It feels good to be an indie author. It took me a long time to come to that realization. I started this dream of becoming a published author when social networking meant meeting actual people at parties in real buildings, where instead of people telling you they "laughed out loud" at something you said, they simply laughed out loud. I wrote my first manuscript on something called a typewriter that I thought was high-tech at the time because it was electric. The internet was something the government used and rarely talked about.
I never dreamed it would be this easy to write and sell books on my own. And by easy, I mean accessible. I don't mean to imply that it's an effortless endeavor. It takes a lot of blood, sweat, and tears to succeed in publishing, but I';m in the game. When I was tapping out my first book on that old electric typewriter, I wouldn't have thought it possible to be in the game without a cigar-chomping publisher (my only references to publishers back then were old black-and-white movies) controlling the fate of my career.
Here's the best part of being an indie author: I control my own fate. I'm in charge of what I write; how I write; when I write. I have freedom. Because of my naiveté when I first started, I wasn't aware of the freedom I would lose with a publishing contract. I thought the artist always won out when it came to making changes to the story. Now that I've gotten to know a few authors under contract, I know that's not true. In a way, I'm lucky that I never had to experience that.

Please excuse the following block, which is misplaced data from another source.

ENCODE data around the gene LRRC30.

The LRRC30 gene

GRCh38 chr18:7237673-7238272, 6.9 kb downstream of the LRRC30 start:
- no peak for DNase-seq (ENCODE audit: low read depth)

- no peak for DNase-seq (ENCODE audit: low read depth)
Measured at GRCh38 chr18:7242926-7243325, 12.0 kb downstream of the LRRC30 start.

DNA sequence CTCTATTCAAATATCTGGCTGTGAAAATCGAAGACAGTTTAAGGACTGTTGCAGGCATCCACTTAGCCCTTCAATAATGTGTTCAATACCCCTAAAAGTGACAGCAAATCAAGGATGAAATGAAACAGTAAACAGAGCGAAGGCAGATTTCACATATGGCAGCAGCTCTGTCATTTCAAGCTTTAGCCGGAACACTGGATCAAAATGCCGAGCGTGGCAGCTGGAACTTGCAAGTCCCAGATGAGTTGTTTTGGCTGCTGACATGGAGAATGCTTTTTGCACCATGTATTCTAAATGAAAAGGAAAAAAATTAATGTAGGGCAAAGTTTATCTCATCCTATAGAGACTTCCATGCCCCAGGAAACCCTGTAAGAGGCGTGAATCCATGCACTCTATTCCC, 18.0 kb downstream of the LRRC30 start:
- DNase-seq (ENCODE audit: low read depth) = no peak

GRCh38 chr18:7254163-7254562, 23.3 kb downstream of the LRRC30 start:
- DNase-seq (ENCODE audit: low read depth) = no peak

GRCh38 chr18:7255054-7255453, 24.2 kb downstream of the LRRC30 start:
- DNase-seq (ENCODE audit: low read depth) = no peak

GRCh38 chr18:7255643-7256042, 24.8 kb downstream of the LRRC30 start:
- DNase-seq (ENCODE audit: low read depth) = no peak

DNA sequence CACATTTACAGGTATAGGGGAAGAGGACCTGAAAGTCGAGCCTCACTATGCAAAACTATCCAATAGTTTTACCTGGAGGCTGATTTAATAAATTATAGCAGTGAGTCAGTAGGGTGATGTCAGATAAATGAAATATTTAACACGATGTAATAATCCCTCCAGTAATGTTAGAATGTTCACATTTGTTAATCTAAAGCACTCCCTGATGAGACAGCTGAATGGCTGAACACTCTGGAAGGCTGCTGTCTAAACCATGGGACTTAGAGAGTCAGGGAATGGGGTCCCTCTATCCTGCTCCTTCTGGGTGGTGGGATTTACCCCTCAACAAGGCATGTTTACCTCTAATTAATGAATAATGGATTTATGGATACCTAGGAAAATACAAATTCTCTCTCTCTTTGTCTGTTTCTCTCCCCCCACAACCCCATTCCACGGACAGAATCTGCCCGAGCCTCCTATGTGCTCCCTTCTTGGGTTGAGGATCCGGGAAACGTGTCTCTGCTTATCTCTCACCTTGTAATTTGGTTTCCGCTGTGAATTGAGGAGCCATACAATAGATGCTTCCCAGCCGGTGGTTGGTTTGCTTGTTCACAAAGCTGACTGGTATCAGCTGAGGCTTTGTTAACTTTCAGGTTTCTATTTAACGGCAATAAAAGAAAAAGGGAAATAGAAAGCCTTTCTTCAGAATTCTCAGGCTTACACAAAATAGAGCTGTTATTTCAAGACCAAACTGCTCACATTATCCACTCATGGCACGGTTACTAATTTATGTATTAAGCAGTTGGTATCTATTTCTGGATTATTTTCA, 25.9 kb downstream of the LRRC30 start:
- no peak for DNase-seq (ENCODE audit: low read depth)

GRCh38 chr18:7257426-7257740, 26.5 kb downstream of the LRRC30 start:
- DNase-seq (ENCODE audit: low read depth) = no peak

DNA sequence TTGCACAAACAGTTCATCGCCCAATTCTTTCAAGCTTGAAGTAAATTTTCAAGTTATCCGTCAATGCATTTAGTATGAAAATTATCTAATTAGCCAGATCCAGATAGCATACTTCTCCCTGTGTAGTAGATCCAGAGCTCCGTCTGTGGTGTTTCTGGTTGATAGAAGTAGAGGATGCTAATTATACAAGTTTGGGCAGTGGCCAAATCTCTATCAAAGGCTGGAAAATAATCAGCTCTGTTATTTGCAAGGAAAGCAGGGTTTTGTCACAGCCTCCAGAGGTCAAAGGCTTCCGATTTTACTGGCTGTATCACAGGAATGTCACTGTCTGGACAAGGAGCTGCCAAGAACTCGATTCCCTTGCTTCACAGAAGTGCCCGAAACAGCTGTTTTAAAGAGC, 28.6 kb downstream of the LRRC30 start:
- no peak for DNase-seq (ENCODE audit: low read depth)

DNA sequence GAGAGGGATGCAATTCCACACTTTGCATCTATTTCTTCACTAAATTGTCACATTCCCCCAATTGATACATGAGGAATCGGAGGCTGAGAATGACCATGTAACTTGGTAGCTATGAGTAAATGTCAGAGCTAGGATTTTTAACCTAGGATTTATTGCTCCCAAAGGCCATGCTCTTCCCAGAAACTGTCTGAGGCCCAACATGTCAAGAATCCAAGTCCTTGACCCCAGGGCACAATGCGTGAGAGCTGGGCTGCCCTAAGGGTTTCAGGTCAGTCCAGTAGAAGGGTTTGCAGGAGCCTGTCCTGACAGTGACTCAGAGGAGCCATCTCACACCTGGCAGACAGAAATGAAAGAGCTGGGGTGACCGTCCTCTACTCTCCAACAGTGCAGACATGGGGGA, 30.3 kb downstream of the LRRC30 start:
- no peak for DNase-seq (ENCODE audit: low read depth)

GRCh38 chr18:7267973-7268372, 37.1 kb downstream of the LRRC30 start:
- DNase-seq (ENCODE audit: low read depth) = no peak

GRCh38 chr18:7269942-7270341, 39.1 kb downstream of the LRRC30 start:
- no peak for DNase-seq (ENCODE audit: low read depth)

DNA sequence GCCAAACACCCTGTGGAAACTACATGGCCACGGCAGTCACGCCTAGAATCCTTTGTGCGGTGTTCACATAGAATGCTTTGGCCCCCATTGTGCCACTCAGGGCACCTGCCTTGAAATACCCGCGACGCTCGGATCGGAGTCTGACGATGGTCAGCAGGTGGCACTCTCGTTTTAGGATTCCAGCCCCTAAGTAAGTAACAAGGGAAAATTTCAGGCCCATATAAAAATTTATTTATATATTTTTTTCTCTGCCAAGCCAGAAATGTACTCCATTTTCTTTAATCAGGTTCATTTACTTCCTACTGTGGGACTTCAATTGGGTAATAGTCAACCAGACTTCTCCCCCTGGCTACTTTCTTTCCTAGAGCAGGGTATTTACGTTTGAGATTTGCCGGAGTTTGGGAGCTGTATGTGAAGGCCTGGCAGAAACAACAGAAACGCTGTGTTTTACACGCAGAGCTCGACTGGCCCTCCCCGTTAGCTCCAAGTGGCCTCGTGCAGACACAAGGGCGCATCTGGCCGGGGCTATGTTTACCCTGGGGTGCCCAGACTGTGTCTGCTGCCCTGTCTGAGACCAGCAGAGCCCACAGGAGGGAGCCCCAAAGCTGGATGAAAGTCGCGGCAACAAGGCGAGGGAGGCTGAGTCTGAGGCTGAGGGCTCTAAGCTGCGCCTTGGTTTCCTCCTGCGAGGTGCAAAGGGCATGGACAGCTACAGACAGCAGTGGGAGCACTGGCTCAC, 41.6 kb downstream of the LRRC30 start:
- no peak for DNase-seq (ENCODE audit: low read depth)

So, if you're an indie author reading this post, congratulations! You are in charge of your own destiny. Not many people can say that. But I ask you: What's been your experience going the indie route? What's the best part about being an indie author and what are its biggest challenges?
Richard Ridley is an award-winning author and paid CreateSpace contributor.